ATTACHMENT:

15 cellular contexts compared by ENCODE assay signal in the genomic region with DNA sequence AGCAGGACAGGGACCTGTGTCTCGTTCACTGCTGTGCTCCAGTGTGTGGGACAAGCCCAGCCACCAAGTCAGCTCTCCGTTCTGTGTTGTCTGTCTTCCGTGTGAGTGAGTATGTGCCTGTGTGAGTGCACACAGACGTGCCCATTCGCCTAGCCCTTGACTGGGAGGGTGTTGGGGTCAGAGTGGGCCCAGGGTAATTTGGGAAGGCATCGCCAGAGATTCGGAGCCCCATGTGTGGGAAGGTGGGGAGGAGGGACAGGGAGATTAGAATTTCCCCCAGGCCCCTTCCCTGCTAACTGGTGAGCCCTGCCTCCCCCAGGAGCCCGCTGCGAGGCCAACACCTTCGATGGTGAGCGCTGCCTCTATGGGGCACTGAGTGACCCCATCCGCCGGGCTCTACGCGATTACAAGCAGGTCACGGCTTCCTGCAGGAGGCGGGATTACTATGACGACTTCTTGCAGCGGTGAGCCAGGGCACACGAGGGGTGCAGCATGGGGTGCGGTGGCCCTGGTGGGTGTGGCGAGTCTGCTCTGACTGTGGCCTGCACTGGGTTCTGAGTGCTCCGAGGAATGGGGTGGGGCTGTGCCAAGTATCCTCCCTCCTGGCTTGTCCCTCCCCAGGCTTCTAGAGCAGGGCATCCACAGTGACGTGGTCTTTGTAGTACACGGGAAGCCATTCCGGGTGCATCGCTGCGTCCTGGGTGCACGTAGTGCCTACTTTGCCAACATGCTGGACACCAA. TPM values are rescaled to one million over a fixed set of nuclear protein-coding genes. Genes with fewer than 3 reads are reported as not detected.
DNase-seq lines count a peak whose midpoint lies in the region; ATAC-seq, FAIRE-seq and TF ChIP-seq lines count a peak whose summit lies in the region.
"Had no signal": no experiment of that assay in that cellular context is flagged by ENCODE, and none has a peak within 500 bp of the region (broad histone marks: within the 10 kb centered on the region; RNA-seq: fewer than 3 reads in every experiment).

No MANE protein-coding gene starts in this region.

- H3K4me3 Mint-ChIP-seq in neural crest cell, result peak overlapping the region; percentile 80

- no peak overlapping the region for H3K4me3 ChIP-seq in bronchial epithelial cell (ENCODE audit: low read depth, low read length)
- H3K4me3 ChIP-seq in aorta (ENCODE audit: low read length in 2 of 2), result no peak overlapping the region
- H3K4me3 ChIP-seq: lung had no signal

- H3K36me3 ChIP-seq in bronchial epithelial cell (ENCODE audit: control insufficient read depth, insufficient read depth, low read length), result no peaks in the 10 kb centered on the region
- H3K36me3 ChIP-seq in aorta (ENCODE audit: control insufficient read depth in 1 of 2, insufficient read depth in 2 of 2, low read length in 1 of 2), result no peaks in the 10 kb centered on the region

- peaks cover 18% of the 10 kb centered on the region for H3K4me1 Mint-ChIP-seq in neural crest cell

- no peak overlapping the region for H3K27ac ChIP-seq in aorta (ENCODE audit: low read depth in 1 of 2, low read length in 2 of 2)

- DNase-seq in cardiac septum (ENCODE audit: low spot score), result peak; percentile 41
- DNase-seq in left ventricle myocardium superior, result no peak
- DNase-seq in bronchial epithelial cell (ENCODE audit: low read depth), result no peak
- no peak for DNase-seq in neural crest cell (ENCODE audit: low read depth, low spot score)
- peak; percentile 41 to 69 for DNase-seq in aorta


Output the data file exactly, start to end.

15 cellular contexts compared by ENCODE assay signal in the genomic region with DNA sequence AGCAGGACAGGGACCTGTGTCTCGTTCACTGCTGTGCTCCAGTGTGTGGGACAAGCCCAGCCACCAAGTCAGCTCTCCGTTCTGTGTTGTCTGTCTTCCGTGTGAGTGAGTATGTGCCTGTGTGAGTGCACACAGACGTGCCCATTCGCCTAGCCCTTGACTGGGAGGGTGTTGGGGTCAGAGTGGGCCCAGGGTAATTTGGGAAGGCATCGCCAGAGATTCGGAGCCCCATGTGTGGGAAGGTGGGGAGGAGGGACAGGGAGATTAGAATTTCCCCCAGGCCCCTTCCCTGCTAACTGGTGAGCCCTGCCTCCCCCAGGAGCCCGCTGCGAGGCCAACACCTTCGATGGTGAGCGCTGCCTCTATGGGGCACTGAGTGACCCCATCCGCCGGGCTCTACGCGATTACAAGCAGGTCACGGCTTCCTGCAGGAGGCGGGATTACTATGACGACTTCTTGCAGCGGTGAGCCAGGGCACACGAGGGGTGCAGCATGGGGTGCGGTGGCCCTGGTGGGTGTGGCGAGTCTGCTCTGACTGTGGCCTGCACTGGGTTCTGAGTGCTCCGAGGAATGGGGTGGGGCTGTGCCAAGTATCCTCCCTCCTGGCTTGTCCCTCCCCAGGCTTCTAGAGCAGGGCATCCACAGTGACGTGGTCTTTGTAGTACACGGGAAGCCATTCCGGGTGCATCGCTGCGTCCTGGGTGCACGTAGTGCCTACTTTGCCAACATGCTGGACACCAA. TPM values are rescaled to one million over a fixed set of nuclear protein-coding genes. Genes with fewer than 3 reads are reported as not detected.
DNase-seq lines count a peak whose midpoint lies in the region; ATAC-seq, FAIRE-seq and TF ChIP-seq lines count a peak whose summit lies in the region.
"Had no signal": no experiment of that assay in that cellular context is flagged by ENCODE, and none has a peak within 500 bp of the region (broad histone marks: within the 10 kb centered on the region; RNA-seq: fewer than 3 reads in every experiment).

No MANE protein-coding gene starts in this region.

- H3K4me3 Mint-ChIP-seq in neural crest cell, result peak overlapping the region; percentile 80

- no peak overlapping the region for H3K4me3 ChIP-seq in bronchial epithelial cell (ENCODE audit: low read depth, low read length)
- H3K4me3 ChIP-seq in aorta (ENCODE audit: low read length in 2 of 2), result no peak overlapping the region
- H3K4me3 ChIP-seq: lung had no signal

- H3K36me3 ChIP-seq in bronchial epithelial cell (ENCODE audit: control insufficient read depth, insufficient read depth, low read length), result no peaks in the 10 kb centered on the region
- H3K36me3 ChIP-seq in aorta (ENCODE audit: control insufficient read depth in 1 of 2, insufficient read depth in 2 of 2, low read length in 1 of 2), result no peaks in the 10 kb centered on the region

- peaks cover 18% of the 10 kb centered on the region for H3K4me1 Mint-ChIP-seq in neural crest cell

- no peak overlapping the region for H3K27ac ChIP-seq in aorta (ENCODE audit: low read depth in 1 of 2, low read length in 2 of 2)

- DNase-seq in cardiac septum (ENCODE audit: low spot score), result peak; percentile 41
- DNase-seq in left ventricle myocardium superior, result no peak
- DNase-seq in bronchial epithelial cell (ENCODE audit: low read depth), result no peak
- no peak for DNase-seq in neural crest cell (ENCODE audit: low read depth, low spot score)
- peak; percentile 41 to 69 for DNase-seq in aorta